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I got talking to Kakaii’s little cousin, a 13 year old girl who wanted to become a writer. Her English was very good and I gave her some tips on how to succeed, hopefully I inspired her. Then as we were nearly there she said to me loud enough to everyone in the minibus could hear if I will come back to Dumaguete one day. I told her without hesitation that I would.

“Ah; you’re going to come back for Kakaii…” She said, nodding toward Kakaii. The whole minibus erupted with laughter.

“In The Philippines it’s OK to love your lover…” She added, full of confidence. Everyone burst out laughing again, including me, the only person who wasn’t laughing was Kakaii, who looked a bit embarrassed. I high fived her cousin saying that I would remember that forever, and instantly knowing that it was going to go in my blog.

After swimming for a while I was cream crackered. Then another one of her cousins, a 20 year old bloke with abs of steel, asked if I had ever tried Tanduay before (a local rum), I said no so he broke out a 375 ml bottle and the three of us (me, him and Kakaii) took turns to neck the bottle. We finished it in about thirty minutes and I was steaming. I don’t know about the other two but I was done. On the ride back I was playing a game on Kakaii’s phone matching the colours in a puzzle game, which would have been simple if (a) I wasn’t drunk and (b) I wasn’t colourblind…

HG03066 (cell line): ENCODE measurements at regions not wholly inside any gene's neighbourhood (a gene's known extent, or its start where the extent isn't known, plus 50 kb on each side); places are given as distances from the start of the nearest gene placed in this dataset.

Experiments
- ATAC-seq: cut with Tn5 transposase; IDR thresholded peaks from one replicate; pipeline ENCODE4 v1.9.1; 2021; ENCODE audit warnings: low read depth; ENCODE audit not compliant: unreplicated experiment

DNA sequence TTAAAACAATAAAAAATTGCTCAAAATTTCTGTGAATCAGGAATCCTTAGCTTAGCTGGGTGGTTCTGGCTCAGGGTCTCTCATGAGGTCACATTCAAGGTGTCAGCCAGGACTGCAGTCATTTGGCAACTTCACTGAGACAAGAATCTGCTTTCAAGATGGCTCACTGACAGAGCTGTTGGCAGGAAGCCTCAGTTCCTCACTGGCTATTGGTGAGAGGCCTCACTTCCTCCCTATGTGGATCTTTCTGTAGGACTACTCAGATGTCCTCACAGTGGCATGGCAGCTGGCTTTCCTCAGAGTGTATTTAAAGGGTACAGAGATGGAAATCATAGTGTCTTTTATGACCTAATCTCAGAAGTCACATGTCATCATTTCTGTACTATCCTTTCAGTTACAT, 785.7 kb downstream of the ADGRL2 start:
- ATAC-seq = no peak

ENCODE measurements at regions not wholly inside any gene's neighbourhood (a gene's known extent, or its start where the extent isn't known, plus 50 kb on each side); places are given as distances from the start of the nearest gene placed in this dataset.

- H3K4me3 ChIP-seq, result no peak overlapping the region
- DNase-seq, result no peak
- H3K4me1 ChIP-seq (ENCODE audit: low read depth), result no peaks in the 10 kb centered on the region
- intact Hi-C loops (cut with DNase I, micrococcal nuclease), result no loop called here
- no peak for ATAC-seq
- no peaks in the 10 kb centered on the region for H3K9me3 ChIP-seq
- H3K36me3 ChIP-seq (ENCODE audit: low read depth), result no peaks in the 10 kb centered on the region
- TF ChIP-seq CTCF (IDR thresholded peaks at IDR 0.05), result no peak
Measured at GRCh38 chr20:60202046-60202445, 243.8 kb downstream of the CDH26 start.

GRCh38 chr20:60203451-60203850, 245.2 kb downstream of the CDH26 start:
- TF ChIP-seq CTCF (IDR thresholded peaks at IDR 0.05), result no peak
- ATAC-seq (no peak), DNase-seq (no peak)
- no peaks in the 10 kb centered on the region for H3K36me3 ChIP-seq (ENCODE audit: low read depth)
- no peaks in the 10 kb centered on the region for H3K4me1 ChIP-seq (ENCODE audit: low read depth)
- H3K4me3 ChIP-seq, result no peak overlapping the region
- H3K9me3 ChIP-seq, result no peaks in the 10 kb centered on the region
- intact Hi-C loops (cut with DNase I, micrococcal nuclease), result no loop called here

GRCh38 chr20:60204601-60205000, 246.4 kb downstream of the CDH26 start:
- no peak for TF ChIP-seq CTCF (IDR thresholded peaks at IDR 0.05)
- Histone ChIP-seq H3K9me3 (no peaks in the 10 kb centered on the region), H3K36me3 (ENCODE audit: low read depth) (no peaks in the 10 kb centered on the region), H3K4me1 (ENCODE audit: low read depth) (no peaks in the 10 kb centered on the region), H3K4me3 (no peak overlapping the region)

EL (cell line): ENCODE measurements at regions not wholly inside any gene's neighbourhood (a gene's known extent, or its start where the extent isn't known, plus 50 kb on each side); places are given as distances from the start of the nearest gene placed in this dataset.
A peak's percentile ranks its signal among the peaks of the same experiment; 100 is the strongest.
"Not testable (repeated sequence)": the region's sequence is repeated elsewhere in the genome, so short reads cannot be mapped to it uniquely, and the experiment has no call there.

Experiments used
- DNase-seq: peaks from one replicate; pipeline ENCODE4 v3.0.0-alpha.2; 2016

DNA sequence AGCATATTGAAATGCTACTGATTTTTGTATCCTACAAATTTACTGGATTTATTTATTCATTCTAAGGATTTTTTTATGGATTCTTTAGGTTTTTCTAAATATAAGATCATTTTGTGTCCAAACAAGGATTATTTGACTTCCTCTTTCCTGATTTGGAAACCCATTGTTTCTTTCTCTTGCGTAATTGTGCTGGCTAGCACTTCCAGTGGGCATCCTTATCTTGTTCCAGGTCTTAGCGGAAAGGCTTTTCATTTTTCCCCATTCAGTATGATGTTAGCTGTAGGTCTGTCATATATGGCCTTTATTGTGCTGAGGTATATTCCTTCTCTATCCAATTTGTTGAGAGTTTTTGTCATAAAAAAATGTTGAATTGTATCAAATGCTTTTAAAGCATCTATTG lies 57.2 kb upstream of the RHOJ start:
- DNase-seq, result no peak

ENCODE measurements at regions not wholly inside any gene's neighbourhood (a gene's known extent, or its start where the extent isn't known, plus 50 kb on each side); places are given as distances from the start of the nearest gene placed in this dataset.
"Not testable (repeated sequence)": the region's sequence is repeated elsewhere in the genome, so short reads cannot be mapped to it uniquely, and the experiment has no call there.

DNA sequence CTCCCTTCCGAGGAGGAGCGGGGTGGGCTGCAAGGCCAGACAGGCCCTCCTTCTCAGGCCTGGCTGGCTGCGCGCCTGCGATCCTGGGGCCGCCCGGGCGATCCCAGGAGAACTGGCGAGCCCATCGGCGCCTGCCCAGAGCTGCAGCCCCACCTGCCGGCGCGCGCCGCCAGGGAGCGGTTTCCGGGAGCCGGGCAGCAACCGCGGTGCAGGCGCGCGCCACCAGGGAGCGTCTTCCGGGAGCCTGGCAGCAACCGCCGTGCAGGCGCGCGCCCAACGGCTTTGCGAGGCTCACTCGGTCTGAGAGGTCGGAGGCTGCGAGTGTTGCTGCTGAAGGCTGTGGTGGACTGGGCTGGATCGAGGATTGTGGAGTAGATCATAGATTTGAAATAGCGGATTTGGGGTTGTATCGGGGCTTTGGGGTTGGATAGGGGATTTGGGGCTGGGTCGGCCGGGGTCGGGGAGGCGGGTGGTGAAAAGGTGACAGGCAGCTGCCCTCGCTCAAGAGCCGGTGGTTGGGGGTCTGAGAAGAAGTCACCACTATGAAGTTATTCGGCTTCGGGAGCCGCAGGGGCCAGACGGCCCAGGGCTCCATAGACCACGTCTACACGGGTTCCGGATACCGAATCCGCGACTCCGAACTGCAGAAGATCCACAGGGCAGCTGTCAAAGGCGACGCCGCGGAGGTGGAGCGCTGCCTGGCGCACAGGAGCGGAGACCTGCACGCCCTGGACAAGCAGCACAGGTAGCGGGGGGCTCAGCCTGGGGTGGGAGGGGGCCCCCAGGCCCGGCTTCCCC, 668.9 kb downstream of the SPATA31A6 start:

We got back to her house agreeing to drink some more Tanduay, but when I got back I didn’t have it in me. We then went down the road to her brother’s house. I was expecting some burly bloke ready to kick the shit out of me saying “What are you doing with my little sister?!?!?” But that side of the family were also really friendly. They instantly won me over by giving me a beast of a chocolate cake. Again, showing how genuinely nice they all were.

Finally I went to another pool hall with Kakaii’s uncle. He loved the fact that I was interested in pool and when we got to the hall he set up for 9 ball, which meant I was about to have my arse handed to me, and it duly was. In the end I was clapping as I marvelled at some of the shots he was pulling off. He then introduced me to a common Filipino game called 61. It’s basically like 9 ball but with 15 balls on the table, and you add up the numbers you have potted until you get to 61, then you win. I didn’t win…

And that was it for Dumaguete. The city was OK at best, but I’ll definitely be coming back to visit my new friends, or shall I say my Dumaguete family. This is one of the main reasons I wanted to go travelling around the world, and hopefully one day I can return the favour

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I was showing the family some football tricks and Kakaii’s little brother looked very interested and tried to do some tricks with me. So I gave him my Watford shirt as long as he promised that he would continue to practice football tricks, and by the time I came back to Dumaguete he would be performing at a high standard…

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One thought on “Dumaguete, The Philippines: The Yellow House, And The Incredible Family

  1. Pingback: Stop 35: Dumaguete, Second Season Syndrome… | sirlewisofclarke